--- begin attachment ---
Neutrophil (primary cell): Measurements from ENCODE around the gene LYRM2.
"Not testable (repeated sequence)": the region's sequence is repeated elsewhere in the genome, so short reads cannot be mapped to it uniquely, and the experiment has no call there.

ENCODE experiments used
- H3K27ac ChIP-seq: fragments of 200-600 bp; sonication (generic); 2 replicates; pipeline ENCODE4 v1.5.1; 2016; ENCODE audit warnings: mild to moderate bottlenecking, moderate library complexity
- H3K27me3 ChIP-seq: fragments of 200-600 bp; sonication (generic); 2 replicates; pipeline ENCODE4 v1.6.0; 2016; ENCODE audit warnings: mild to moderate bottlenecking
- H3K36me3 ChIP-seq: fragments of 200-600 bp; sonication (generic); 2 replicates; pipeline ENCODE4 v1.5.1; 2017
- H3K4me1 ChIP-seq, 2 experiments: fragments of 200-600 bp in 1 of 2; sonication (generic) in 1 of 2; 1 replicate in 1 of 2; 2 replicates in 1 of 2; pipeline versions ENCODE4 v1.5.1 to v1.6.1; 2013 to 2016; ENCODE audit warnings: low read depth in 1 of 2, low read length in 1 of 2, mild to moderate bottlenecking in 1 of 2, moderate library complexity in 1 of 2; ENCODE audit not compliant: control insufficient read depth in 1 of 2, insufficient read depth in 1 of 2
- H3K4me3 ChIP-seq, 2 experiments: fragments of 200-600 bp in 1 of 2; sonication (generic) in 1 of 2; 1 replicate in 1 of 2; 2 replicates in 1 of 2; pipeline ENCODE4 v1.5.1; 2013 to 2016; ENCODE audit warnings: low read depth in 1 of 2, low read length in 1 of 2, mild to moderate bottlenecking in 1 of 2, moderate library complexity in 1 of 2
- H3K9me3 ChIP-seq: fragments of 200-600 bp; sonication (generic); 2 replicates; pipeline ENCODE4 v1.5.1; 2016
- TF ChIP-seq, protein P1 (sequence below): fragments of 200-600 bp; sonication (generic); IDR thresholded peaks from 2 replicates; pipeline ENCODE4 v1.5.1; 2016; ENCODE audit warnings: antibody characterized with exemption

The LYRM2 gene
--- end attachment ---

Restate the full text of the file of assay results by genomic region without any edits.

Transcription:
Neutrophil (primary cell): Measurements from ENCODE around the gene LYRM2.
"Not testable (repeated sequence)": the region's sequence is repeated elsewhere in the genome, so short reads cannot be mapped to it uniquely, and the experiment has no call there.

ENCODE experiments used
- H3K27ac ChIP-seq: fragments of 200-600 bp; sonication (generic); 2 replicates; pipeline ENCODE4 v1.5.1; 2016; ENCODE audit warnings: mild to moderate bottlenecking, moderate library complexity
- H3K27me3 ChIP-seq: fragments of 200-600 bp; sonication (generic); 2 replicates; pipeline ENCODE4 v1.6.0; 2016; ENCODE audit warnings: mild to moderate bottlenecking
- H3K36me3 ChIP-seq: fragments of 200-600 bp; sonication (generic); 2 replicates; pipeline ENCODE4 v1.5.1; 2017
- H3K4me1 ChIP-seq, 2 experiments: fragments of 200-600 bp in 1 of 2; sonication (generic) in 1 of 2; 1 replicate in 1 of 2; 2 replicates in 1 of 2; pipeline versions ENCODE4 v1.5.1 to v1.6.1; 2013 to 2016; ENCODE audit warnings: low read depth in 1 of 2, low read length in 1 of 2, mild to moderate bottlenecking in 1 of 2, moderate library complexity in 1 of 2; ENCODE audit not compliant: control insufficient read depth in 1 of 2, insufficient read depth in 1 of 2
- H3K4me3 ChIP-seq, 2 experiments: fragments of 200-600 bp in 1 of 2; sonication (generic) in 1 of 2; 1 replicate in 1 of 2; 2 replicates in 1 of 2; pipeline ENCODE4 v1.5.1; 2013 to 2016; ENCODE audit warnings: low read depth in 1 of 2, low read length in 1 of 2, mild to moderate bottlenecking in 1 of 2, moderate library complexity in 1 of 2
- H3K9me3 ChIP-seq: fragments of 200-600 bp; sonication (generic); 2 replicates; pipeline ENCODE4 v1.5.1; 2016
- TF ChIP-seq, protein P1 (sequence below): fragments of 200-600 bp; sonication (generic); IDR thresholded peaks from 2 replicates; pipeline ENCODE4 v1.5.1; 2016; ENCODE audit warnings: antibody characterized with exemption

The LYRM2 gene